2. "Product Information. Dexamethasone (dexamethasone)." Par Pharmaceutical Inc (formerly Qualitest Pharmaceuticals Inc), Huntsville, AL.

3. "Product Information. Dexamethasone Sodium Phosphate (dexamethasone)." West-Ward Pharmaceutical Corporation, Eatontown, NJ.

4. Sechi GP, Piras MR, Demurtas A, Tanca S, Rosati G "Dexamethasone-induced schizoaffective-like state in multiple sclerosis: prophylaxis and treatment with carbamazepine." Clin Neuropharmacol 10 (1987): 453-7

5. "Product Information. Decadron (dexamethasone)." Merck & Co, Inc, West Point, PA.

6. Carroll BJ, Schroeder K, Mukhopadhyay S, Greden JF, Feinberg M, Ritchie J, Tarika J "Plasma dexamethasone concentrations and cortisol suppression response in patients with endogenous depression." J Clin Endocrinol Metab 51 (1980): 433-7

7. Jaime Vazquez J "Persistent hiccup as a side-effect of dexamethasone treatment." Hum Exp Toxicol 12 (1993): 52

8. Kanwar AJ, Kaur S, Dhar S, Ghosh S "Hiccup--a side-effect of pulse therapy." Dermatology 187 (1993): 279

9. Fadul CE, Lemann W, Thaler HT, Posner JB "Perforation of the gastrointestinal tract in patients receiving steroids for neurologic disease." Neurology 38 (1988): 348-52

10. McDonnell M, Evans N "Upper and lower gastrointestinal complications with dexamethasone despite H2 antagonists." J Paediatr Child Health 31 (1995): 152-4

11. Whitmore SE "Dexamethasone injection-induced generalized dermatitis." Br J Dermatol 131 (1994): 296-7

12. Ludvik B, Clodi M, Kautzky-Willer A, Capek M, Hartter E, Pacini G, Prager R "Effect of dexamethasone on insulin sensitivity, islet amyloid polypeptide and insulin secretion in humans." Diabetologia 36 (1993): 84-7

13. New MI, Peterson RE, Saenger P, Levine LS "Evidence for an unidentified ACTH-induced steroid hormone causing hypertension." J Clin Endocrinol Metab 43 (1976): 1283-93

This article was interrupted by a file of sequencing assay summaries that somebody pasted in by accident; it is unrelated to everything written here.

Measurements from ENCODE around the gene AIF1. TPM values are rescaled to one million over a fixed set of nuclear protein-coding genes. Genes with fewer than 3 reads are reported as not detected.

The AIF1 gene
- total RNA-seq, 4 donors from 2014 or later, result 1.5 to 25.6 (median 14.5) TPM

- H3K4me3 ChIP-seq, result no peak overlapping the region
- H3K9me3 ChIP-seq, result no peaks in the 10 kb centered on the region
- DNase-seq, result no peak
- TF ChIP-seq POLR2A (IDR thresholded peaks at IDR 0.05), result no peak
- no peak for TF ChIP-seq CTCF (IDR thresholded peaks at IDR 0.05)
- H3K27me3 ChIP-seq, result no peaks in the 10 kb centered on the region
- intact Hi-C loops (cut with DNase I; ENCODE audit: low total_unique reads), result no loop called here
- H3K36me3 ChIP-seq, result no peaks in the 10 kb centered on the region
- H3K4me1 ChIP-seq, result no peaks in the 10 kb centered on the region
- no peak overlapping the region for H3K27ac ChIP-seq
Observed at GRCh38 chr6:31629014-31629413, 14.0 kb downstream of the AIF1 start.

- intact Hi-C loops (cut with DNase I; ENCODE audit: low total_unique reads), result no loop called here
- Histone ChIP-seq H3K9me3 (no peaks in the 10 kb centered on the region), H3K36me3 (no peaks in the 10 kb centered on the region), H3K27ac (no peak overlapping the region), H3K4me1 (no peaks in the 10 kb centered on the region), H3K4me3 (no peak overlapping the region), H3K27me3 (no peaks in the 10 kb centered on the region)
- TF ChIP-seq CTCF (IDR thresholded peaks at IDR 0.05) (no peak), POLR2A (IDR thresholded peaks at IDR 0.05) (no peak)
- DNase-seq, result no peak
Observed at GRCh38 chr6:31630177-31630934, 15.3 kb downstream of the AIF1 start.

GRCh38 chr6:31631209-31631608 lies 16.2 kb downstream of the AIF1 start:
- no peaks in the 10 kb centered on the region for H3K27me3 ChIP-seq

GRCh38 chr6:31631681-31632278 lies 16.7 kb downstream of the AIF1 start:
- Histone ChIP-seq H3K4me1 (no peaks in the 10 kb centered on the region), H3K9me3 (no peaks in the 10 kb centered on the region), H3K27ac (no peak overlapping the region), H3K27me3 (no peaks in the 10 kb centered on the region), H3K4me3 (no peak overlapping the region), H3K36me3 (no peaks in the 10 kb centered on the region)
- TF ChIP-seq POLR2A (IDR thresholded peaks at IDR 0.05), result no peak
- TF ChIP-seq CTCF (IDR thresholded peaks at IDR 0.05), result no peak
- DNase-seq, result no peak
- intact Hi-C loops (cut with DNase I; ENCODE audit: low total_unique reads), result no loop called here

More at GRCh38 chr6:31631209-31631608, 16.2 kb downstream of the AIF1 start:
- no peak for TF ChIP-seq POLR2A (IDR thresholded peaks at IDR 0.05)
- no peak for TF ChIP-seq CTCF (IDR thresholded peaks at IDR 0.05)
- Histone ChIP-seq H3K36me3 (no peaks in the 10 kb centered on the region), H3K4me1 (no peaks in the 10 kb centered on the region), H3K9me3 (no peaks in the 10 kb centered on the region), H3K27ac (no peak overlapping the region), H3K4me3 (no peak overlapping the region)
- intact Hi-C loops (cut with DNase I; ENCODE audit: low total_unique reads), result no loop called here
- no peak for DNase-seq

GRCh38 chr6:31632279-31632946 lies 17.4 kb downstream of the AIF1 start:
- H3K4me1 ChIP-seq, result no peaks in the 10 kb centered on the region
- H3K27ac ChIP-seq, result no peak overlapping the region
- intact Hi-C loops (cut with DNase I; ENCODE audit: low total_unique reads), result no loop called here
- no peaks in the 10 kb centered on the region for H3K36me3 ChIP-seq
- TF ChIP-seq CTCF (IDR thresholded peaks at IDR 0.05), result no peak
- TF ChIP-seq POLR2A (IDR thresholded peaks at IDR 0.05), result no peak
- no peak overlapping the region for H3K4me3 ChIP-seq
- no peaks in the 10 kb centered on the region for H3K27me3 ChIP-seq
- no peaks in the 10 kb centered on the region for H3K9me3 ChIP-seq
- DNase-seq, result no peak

14. Tsoi WW "Cushing's syndrome caused by analgesic/dexamethasone preparation." Ann Pharmacother 28 (1994): 1411

15. Spenney JG, Eure CA, Kreisberg RA "Hyperglycemic, hyperosmolar, nonketoacidotic diabetes. A complication of steroid and immunosupressive therapy." Diabetes 18 (1969): 107-10

16. Francois J "Corticosteroid glaucoma." Ann Ophthalmol 9 (1977): 1075-80

17. Godel V, Regenbogen L, Stein R "On the mechanism of corticosteroid-induced ocular hypertension." Ann Ophthalmol 10 (1978): 191-6

18. Bluming AZ, Zeegen P "Cataracts induced by intermittent Decadron used as an antiemetic." J Clin Oncol 4 (1986): 221-3

19. Kobayashi Y, Akaishi K, Nishio T, Kobayashi Y, Kimura Y "Posterior subcapsular cataract in nephrotic children receiving steroid therapy." Am J Dis Child 128 (1974): 671-3

20. Schmidt GB, Meier MA, Sadove MS "Sudden appearance of cardiac arrhythmias after dexamethasone." JAMA 221 (1972): 1402-4

21. Rao G, Zikria EA, Miller WH, Samadani SR, Ford WB "Cardiac arrhythmias after dexamethasone." JAMA 222 (1972): 1185

Some side effects of Hexadrol may not be reported. Always consult your doctor or healthcare specialist for medical advice. You may also report side effects to the FDA.

Disclaimer: Every effort has been made to ensure that the information provided is accurate, up-to-date and complete, but no guarantee is made to that effect. In addition, the drug information contained herein may be time sensitive and should not be utilized as a reference resource beyond the date hereof. This material does not endorse drugs, diagnose patients, or recommend therapy. This information is a reference resource designed as supplement to, and not a substitute for, the expertise, skill , knowledge, and judgement of healthcare practitioners in patient care. The absence of a warning for a given drug or combination thereof in no way should be construed to indicate safety, effectiveness, or appropriateness for any given patient. Drugs.com does not assume any responsibility for any aspect of healthcare administered with the aid of materials provided. The information contained herein is not intended to cover all possible uses, directions, precautions, warnings, drug interactions, allergic reactions, or adverse effects. If you have questions about the substances you are taking, check with your doctor, nurse, or pharmacist.